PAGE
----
The place is the United States. The time, the near future, 2020-2040. Here, justice is blind and the ranks of the disenfranchised have swollen to a toxic level. High tech rules the day while human nature, for better or worse, remains constant.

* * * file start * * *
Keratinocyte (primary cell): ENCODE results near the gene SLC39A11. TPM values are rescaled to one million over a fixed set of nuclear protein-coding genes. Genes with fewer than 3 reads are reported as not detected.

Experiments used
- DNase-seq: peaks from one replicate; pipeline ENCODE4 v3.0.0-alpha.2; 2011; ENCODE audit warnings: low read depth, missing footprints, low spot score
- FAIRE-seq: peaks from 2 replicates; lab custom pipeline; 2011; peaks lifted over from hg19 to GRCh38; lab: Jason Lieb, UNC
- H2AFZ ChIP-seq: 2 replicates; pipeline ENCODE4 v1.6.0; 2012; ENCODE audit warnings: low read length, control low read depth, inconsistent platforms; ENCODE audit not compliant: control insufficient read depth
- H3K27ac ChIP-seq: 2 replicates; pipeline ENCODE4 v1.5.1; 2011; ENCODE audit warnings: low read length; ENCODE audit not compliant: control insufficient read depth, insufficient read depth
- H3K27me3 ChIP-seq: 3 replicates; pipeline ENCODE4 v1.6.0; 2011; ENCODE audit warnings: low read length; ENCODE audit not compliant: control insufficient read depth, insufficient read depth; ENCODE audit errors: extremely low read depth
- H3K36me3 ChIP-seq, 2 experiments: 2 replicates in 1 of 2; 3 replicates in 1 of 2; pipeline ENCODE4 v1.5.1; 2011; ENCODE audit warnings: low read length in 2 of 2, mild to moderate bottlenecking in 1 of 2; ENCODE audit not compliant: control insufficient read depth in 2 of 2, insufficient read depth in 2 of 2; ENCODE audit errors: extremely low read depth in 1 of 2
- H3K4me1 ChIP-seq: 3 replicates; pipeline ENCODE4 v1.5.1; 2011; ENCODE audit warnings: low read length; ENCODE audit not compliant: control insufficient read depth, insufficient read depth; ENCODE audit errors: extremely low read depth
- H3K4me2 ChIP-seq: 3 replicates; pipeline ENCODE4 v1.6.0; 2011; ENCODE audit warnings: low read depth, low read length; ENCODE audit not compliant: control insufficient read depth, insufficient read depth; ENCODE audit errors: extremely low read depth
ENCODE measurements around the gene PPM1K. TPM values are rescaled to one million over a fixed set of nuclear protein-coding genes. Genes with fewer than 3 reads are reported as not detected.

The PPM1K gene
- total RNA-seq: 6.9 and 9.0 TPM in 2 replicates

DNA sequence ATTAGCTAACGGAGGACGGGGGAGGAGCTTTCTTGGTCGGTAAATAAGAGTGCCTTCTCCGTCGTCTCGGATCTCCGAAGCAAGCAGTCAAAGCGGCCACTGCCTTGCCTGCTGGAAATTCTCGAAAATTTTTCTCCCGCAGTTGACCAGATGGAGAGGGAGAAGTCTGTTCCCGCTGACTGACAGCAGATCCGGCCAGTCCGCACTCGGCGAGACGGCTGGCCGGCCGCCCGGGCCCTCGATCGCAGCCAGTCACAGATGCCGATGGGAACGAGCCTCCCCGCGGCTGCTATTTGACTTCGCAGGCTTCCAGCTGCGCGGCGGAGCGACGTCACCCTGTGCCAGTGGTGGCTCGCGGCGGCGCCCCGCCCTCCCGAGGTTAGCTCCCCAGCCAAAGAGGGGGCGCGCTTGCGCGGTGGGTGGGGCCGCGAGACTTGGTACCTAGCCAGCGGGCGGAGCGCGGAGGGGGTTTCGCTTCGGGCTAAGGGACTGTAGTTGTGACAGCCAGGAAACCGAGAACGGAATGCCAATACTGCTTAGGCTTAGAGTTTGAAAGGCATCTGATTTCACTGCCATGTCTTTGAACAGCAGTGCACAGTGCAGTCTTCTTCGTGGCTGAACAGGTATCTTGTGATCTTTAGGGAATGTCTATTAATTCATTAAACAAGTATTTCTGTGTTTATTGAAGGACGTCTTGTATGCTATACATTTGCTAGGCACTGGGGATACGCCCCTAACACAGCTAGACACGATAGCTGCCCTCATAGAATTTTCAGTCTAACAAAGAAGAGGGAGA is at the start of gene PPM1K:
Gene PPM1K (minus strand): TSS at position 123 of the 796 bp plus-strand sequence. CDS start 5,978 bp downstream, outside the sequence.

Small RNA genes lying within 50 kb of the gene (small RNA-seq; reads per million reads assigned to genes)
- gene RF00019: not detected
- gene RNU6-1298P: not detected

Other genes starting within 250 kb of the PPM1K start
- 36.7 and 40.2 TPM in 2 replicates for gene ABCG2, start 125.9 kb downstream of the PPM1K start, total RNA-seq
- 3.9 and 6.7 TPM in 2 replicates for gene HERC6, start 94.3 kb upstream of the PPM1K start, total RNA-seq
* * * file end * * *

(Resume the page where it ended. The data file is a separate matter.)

This collection of nine stories that conjure up an alternate world represents Mosley's second excursion into science fiction, following 1998's Blue Light. Science concerns Mosley less than character does (his Easy Rawlins series of detective novels is likewise richer in character than complexity of plot). This new book probes the implications of class and race, crime and punishment, freedom and technology in a country that has perfected drugs worth dying for yet can't resolve the crippling cycle of poverty. The interlocking fables include tales of a child prodigy who finds that God is transmitting messages through radio waves, prison inmates forced to wear high-tech shackles and unemployed citizens confined to octagonal sleeping tubes beneath New York City. "The weight of poverty, the failure of justice, came down on the heads of dark people around the globe," writes Mosley. "Capitalism along with technology had assured a perpetual white upper class."